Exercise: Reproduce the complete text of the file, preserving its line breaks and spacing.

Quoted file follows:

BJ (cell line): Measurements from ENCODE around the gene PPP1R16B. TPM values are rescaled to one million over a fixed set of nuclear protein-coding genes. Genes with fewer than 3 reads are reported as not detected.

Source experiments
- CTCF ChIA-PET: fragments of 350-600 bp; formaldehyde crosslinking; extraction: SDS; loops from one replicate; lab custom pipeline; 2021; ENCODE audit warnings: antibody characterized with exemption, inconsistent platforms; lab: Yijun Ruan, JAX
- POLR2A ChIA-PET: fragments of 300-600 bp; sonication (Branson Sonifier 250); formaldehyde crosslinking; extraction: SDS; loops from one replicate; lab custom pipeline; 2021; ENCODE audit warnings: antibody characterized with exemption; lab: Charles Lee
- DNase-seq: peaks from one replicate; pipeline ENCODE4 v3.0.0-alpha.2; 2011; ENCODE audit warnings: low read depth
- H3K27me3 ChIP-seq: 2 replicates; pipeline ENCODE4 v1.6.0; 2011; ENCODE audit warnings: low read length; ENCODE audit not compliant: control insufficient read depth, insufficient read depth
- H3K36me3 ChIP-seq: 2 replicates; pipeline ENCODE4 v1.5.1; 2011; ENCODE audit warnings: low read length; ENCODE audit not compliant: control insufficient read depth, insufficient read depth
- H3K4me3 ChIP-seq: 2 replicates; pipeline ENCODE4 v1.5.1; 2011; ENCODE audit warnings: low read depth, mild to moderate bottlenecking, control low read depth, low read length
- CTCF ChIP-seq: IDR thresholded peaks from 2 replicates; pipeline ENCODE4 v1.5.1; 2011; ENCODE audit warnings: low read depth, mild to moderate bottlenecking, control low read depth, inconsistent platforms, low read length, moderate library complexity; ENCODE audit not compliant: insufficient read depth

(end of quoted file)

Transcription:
BJ (cell line): Measurements from ENCODE around the gene PPP1R16B. TPM values are rescaled to one million over a fixed set of nuclear protein-coding genes. Genes with fewer than 3 reads are reported as not detected.

Source experiments
- CTCF ChIA-PET: fragments of 350-600 bp; formaldehyde crosslinking; extraction: SDS; loops from one replicate; lab custom pipeline; 2021; ENCODE audit warnings: antibody characterized with exemption, inconsistent platforms; lab: Yijun Ruan, JAX
- POLR2A ChIA-PET: fragments of 300-600 bp; sonication (Branson Sonifier 250); formaldehyde crosslinking; extraction: SDS; loops from one replicate; lab custom pipeline; 2021; ENCODE audit warnings: antibody characterized with exemption; lab: Charles Lee
- DNase-seq: peaks from one replicate; pipeline ENCODE4 v3.0.0-alpha.2; 2011; ENCODE audit warnings: low read depth
- H3K27me3 ChIP-seq: 2 replicates; pipeline ENCODE4 v1.6.0; 2011; ENCODE audit warnings: low read length; ENCODE audit not compliant: control insufficient read depth, insufficient read depth
- H3K36me3 ChIP-seq: 2 replicates; pipeline ENCODE4 v1.5.1; 2011; ENCODE audit warnings: low read length; ENCODE audit not compliant: control insufficient read depth, insufficient read depth
- H3K4me3 ChIP-seq: 2 replicates; pipeline ENCODE4 v1.5.1; 2011; ENCODE audit warnings: low read depth, mild to moderate bottlenecking, control low read depth, low read length
- CTCF ChIP-seq: IDR thresholded peaks from 2 replicates; pipeline ENCODE4 v1.5.1; 2011; ENCODE audit warnings: low read depth, mild to moderate bottlenecking, control low read depth, inconsistent platforms, low read length, moderate library complexity; ENCODE audit not compliant: insufficient read depth